You know the bartender in the holodeck scene? That’s Michael Zaslow, Trek’s first ever redshirt, watching on as Picard mows down Ensign Lynch, Trek’s latest. Hell, there are even a few references to other franchises, such as the appearance of the Millennium Falcon fighting the Borg cube, or having a crew member die trying to repair the AE35 antenna unit. Even Picard’s final outfit is a nod to famous vest wearing action hero. It has to be said again that not a single line of dialogue, not a single action beat or even throwaway graphic is wasted in this film, and that really helps it be so tight throughout its runtime and so enjoyable to rewatch time after time.
The music too plays a massive part in bringing the film together. Jerry Goldsmith returns, bringing with him the Motion Picture/Next Generation theme. Perhaps more importantly, he reuses his friendship motif from Star Trek V to represent the burgeoning alliances between the different players in the film, and the common goal they all share. A lot of the music was composed by Jerry’s son Joel due to scheduling conflicts, so a lot of the music is Goldsmith on autopilot. But what a beautiful autopilot it is. The main theme is a wonderful, yearning pastoral number that underlines the historical significance of the titular first contact, but the instrumentation makes it almost militaristic at the same time.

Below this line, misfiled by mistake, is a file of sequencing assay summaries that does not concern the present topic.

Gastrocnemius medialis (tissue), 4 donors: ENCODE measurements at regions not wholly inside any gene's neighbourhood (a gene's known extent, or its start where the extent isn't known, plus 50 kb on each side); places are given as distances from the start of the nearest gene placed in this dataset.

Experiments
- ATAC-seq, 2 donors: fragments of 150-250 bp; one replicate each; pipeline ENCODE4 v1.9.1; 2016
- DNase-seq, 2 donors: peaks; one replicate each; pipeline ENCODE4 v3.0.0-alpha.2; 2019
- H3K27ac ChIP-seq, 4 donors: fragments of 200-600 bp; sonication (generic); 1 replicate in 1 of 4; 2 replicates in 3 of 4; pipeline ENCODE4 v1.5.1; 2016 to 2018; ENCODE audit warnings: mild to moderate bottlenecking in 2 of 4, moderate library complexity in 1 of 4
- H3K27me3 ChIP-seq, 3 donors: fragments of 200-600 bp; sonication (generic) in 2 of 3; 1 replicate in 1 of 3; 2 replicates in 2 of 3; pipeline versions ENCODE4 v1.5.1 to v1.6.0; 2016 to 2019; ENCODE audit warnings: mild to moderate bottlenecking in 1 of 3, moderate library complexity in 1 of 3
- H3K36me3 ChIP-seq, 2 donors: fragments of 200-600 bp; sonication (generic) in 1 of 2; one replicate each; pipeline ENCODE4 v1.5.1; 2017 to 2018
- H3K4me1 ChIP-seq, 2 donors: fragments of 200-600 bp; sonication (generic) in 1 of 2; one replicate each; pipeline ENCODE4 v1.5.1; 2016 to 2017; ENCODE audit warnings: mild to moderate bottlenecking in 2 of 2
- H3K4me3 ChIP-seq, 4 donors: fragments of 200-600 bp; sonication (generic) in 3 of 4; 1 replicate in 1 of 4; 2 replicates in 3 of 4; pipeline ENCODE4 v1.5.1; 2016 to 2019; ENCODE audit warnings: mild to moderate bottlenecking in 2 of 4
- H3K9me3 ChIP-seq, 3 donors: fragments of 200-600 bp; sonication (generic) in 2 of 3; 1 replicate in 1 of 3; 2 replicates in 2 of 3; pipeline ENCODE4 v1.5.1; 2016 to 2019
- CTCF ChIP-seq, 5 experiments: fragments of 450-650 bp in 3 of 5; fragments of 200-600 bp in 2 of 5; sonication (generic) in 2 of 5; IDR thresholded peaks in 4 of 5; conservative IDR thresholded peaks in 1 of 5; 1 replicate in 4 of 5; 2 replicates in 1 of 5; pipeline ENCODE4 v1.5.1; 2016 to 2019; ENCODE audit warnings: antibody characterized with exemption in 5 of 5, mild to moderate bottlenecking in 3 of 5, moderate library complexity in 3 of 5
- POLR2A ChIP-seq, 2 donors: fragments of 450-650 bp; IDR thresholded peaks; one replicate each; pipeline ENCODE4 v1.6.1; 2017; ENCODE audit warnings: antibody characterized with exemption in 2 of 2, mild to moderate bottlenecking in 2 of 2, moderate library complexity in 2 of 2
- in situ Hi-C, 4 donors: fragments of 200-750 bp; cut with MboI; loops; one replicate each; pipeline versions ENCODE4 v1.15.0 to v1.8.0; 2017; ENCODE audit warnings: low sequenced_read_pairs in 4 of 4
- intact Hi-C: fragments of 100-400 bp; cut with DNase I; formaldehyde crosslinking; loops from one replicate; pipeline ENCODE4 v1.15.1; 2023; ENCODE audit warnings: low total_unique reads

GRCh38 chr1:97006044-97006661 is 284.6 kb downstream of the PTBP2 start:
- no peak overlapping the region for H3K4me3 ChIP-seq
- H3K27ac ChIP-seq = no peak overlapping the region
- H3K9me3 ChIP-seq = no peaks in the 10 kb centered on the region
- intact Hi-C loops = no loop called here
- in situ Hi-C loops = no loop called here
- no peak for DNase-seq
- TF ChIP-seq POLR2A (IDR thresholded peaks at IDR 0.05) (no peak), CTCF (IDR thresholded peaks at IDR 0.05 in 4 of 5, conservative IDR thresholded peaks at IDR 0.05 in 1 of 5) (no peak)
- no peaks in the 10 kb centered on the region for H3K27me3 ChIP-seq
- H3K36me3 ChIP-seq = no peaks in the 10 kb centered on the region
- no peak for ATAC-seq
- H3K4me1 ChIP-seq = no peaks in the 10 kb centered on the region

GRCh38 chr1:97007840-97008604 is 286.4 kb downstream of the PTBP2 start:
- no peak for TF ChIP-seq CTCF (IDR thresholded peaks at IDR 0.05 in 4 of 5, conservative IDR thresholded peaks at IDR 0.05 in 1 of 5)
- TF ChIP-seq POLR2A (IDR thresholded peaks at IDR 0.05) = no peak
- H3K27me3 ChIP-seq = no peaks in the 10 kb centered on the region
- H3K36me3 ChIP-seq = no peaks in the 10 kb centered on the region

It’s also worth noting how organic the score is, aside from the use of the blaster beam (itself a continuity nod to the theory that the Borg created V’Ger). The effect is to tie the more optimistic themes in more closely with the darker action on screen, and it’s fair to say that the film would be significantly diminished with any other score. Kudos must also be played to the use of actual pop music, because while Roy Orbison and Steppenwolf are used to flesh out the culture of 2063, they are intentionally anachronistic choices that don’t date the film or appear particularly out of place. An effect that would not have been achieved with The Beastie Boys.
Ultimately, what you get out of First Contact is how much you are willing to delve into its themes. On its base level it is a flawlessly executed action film with a few doses of horror and humour thrown in. Many people have criticised it for being ‘Trek-lite’ in this regard (it is an even numbered film, after all), but I think that is unfair. It is the perfect example of a film that you can enjoy if you turn your brain off, but you don’t have to. Far from it. First Contact is a rich melting pot of ideas and philosophy, wrapped up in an action adventure tale with interesting yet relatable characters. It is much, much darker in tone than any other entry before it (and arguably since), yet it offers the most optimistic message of any Trek film.
We will be better. We just don’t know what better is yet.